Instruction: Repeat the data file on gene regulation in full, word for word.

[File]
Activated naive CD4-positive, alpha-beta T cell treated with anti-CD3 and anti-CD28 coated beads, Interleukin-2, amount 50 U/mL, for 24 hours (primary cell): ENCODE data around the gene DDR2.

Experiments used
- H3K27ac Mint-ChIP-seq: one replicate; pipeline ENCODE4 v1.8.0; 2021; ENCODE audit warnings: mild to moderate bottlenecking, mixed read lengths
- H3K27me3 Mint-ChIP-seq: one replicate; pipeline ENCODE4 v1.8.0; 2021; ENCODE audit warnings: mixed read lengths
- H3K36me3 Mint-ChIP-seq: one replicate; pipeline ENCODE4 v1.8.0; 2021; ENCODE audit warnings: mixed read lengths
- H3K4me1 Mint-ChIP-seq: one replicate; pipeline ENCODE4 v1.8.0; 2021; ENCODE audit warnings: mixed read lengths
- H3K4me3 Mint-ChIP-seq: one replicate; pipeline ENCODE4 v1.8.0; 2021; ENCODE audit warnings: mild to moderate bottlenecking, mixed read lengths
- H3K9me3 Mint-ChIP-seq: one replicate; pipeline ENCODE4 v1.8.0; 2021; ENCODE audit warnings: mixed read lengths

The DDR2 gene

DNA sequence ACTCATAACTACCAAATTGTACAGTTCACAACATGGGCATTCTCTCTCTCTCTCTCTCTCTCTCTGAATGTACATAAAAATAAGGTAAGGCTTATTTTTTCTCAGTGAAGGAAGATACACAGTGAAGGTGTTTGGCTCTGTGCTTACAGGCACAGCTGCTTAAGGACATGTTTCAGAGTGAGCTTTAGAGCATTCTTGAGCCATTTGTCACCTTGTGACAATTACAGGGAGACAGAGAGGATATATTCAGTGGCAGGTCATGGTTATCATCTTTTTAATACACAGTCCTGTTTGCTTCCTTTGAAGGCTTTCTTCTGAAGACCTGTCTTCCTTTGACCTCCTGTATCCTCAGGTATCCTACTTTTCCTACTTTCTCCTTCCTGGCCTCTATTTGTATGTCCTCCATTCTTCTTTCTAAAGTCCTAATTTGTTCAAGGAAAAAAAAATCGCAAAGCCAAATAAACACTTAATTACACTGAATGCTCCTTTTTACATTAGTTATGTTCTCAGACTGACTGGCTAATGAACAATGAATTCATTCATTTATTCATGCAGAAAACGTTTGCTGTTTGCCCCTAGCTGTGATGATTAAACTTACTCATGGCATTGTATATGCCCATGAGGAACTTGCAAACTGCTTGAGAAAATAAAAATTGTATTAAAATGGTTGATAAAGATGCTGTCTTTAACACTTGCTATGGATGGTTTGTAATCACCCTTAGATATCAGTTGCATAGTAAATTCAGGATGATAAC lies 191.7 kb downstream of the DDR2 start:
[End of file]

Activated naive CD4-positive, alpha-beta T cell treated with anti-CD3 and anti-CD28 coated beads, Interleukin-2, amount 50 U/mL, for 24 hours (primary cell): ENCODE data around the gene DDR2.

Experiments used
- H3K27ac Mint-ChIP-seq: one replicate; pipeline ENCODE4 v1.8.0; 2021; ENCODE audit warnings: mild to moderate bottlenecking, mixed read lengths
- H3K27me3 Mint-ChIP-seq: one replicate; pipeline ENCODE4 v1.8.0; 2021; ENCODE audit warnings: mixed read lengths
- H3K36me3 Mint-ChIP-seq: one replicate; pipeline ENCODE4 v1.8.0; 2021; ENCODE audit warnings: mixed read lengths
- H3K4me1 Mint-ChIP-seq: one replicate; pipeline ENCODE4 v1.8.0; 2021; ENCODE audit warnings: mixed read lengths
- H3K4me3 Mint-ChIP-seq: one replicate; pipeline ENCODE4 v1.8.0; 2021; ENCODE audit warnings: mild to moderate bottlenecking, mixed read lengths
- H3K9me3 Mint-ChIP-seq: one replicate; pipeline ENCODE4 v1.8.0; 2021; ENCODE audit warnings: mixed read lengths

The DDR2 gene

DNA sequence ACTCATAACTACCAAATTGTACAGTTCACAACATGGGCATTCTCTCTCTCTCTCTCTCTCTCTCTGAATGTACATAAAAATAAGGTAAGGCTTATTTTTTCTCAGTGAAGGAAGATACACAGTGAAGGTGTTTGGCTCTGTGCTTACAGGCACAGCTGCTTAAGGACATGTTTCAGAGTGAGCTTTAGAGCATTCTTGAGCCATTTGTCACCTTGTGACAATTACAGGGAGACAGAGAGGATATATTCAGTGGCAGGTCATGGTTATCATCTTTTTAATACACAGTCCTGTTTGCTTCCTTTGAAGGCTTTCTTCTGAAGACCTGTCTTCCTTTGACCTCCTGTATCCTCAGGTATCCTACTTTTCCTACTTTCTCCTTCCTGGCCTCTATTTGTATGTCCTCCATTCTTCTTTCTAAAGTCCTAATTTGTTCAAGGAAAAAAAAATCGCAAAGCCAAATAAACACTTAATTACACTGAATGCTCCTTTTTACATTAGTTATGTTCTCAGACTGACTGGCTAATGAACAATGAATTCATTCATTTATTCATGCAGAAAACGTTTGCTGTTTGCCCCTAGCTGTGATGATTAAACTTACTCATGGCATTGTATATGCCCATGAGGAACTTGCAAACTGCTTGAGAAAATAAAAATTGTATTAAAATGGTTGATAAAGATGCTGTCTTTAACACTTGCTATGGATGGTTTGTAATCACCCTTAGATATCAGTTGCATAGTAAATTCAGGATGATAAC lies 191.7 kb downstream of the DDR2 start: